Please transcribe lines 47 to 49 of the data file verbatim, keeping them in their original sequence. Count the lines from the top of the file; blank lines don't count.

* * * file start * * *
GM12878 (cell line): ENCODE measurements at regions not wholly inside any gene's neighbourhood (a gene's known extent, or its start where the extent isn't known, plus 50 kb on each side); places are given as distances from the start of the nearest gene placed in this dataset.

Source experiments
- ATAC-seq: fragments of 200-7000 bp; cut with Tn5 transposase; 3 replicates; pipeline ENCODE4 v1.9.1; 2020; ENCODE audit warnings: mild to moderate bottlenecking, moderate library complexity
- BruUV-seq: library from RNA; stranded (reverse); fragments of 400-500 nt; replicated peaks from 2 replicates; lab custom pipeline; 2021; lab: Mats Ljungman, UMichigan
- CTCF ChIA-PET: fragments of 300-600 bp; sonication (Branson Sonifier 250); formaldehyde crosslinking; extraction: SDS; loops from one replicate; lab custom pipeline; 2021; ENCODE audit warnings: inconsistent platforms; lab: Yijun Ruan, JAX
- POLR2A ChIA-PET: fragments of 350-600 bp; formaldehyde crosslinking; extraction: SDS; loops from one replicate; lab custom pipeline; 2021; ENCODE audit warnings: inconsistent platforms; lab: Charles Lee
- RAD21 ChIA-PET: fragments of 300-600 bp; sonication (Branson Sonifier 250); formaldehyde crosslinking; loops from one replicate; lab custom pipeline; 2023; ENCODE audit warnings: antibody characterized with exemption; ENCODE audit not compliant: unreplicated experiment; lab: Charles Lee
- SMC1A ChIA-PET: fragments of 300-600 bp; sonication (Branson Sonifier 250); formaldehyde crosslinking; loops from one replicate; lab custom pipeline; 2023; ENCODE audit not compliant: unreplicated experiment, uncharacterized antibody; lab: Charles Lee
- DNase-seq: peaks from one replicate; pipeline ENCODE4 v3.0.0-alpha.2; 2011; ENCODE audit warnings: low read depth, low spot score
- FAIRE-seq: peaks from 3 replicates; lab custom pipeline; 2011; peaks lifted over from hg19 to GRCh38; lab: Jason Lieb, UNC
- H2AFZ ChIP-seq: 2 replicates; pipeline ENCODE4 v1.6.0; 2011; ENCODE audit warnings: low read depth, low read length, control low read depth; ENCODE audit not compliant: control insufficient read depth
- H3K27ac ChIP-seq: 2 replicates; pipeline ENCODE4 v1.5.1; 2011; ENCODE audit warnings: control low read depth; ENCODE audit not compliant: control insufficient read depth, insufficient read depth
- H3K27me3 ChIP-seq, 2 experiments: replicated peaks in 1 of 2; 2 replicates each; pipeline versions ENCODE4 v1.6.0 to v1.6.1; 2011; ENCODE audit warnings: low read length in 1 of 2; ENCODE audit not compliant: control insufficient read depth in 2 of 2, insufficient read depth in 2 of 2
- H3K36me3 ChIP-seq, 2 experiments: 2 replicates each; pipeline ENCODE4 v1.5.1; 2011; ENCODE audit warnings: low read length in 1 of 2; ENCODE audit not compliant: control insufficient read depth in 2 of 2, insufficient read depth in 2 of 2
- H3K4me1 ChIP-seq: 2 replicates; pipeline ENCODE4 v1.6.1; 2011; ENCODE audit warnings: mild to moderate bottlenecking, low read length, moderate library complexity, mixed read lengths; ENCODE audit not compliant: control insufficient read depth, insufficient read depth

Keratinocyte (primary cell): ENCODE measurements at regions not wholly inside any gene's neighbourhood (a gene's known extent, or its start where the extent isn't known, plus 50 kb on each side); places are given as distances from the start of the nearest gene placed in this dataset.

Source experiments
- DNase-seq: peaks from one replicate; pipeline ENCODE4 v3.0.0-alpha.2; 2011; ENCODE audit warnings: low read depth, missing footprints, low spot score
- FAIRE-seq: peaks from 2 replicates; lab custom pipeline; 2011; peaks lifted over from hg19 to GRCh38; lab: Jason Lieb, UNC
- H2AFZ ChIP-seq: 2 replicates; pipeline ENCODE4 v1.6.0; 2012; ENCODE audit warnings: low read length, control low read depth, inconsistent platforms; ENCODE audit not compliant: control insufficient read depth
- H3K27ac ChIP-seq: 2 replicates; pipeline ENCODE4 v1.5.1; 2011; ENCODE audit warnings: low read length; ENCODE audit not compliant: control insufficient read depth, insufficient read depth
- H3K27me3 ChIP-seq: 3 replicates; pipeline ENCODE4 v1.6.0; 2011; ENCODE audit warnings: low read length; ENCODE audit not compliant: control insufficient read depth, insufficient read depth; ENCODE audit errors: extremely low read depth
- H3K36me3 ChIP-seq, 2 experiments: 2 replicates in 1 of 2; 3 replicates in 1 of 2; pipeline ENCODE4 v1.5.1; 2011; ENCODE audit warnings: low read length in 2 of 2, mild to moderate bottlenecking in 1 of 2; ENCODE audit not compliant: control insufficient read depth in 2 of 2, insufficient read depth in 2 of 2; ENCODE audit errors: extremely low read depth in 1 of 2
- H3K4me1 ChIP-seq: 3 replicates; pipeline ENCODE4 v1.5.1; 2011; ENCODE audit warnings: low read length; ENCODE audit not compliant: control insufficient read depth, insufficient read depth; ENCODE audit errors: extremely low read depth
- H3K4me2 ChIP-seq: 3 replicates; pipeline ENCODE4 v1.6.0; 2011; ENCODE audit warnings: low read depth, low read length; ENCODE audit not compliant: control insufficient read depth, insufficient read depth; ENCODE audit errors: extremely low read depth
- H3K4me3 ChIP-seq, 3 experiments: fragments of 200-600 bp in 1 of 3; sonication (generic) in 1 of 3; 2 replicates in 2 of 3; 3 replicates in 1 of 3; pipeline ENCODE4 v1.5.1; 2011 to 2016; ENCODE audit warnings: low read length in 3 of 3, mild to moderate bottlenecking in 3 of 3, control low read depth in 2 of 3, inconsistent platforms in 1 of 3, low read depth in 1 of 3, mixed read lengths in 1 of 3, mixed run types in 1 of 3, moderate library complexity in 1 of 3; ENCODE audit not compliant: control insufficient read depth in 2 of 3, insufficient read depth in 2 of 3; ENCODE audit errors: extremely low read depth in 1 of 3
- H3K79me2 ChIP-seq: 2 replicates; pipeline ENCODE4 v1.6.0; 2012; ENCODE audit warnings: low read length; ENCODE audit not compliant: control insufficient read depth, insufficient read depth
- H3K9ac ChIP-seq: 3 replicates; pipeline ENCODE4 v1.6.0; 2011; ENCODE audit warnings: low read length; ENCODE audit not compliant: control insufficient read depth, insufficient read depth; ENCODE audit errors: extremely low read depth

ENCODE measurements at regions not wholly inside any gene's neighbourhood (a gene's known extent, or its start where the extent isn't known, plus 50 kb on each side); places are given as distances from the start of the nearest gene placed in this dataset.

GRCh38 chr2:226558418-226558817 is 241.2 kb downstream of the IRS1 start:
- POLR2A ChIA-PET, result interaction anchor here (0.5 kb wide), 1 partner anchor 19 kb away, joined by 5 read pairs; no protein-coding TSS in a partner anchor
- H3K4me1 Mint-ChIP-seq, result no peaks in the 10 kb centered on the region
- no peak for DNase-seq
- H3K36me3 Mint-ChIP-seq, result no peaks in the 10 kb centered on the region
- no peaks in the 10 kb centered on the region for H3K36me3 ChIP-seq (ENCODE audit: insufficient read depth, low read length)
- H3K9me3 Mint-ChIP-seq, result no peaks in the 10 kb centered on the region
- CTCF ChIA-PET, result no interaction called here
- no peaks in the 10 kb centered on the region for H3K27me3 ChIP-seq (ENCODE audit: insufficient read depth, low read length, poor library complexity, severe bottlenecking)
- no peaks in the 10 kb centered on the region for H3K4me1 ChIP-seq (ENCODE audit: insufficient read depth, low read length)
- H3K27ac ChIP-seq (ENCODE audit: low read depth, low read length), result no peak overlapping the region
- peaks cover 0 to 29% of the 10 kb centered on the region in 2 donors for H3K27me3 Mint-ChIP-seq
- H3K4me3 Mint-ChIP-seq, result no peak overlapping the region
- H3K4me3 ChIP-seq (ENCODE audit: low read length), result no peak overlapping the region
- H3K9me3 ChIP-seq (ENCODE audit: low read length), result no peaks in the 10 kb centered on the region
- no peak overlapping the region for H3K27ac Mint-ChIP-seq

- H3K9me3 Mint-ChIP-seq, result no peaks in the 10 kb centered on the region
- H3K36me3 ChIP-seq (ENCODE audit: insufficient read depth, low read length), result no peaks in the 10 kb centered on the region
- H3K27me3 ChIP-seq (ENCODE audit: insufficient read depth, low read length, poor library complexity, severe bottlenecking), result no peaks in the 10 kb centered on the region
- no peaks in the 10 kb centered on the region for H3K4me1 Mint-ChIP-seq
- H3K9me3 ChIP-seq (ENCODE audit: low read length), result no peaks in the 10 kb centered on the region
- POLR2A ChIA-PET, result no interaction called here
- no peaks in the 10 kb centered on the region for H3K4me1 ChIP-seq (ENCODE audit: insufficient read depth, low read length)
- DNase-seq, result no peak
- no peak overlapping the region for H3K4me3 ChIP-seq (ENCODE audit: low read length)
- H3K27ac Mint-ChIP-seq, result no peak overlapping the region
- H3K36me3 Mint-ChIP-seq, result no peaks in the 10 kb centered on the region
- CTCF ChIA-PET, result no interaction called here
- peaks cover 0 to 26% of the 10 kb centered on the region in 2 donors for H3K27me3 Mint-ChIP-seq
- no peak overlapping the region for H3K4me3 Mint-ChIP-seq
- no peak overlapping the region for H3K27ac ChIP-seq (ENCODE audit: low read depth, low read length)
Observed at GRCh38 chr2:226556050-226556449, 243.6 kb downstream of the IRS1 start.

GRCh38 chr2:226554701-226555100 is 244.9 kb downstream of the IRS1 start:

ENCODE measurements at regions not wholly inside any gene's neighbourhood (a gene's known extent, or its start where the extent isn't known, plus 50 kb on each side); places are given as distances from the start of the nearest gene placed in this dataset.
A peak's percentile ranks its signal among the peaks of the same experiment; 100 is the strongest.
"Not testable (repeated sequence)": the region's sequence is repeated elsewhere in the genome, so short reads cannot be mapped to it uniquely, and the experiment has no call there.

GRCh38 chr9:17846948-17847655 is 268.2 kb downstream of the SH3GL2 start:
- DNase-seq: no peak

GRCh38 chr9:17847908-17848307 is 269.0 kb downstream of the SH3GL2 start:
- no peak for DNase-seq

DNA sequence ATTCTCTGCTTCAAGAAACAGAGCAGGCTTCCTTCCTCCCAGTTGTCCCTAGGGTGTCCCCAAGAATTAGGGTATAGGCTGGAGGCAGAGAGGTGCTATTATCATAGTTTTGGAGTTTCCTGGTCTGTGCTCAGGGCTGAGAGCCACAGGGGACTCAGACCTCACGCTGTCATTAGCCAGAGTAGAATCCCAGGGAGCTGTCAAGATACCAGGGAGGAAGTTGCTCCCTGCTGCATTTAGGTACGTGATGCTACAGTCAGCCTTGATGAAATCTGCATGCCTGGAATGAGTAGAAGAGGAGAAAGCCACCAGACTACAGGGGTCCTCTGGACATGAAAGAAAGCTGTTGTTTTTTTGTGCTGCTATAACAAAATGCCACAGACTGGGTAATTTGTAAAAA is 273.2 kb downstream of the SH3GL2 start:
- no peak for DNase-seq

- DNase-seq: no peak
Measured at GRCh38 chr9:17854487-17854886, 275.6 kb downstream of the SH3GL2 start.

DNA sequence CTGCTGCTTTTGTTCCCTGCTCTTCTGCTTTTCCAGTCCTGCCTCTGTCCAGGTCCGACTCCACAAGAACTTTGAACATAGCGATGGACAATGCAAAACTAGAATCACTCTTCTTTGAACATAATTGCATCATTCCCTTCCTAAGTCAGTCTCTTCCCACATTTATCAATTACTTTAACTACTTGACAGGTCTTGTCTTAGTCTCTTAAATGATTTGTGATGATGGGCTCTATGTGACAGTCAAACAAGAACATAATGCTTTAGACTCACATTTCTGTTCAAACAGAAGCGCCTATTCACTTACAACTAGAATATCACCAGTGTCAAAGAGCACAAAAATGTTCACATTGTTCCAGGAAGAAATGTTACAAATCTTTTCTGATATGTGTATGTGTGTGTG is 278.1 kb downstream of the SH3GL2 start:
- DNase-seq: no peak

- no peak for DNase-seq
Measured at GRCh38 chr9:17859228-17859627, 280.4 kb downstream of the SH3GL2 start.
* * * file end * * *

- H3K36me3 ChIP-seq (ENCODE audit: insufficient read depth, low read length), result no peaks in the 10 kb centered on the region
- H3K27me3 ChIP-seq (ENCODE audit: insufficient read depth, low read length, poor library complexity, severe bottlenecking), result no peaks in the 10 kb centered on the region
- no peaks in the 10 kb centered on the region for H3K4me1 Mint-ChIP-seq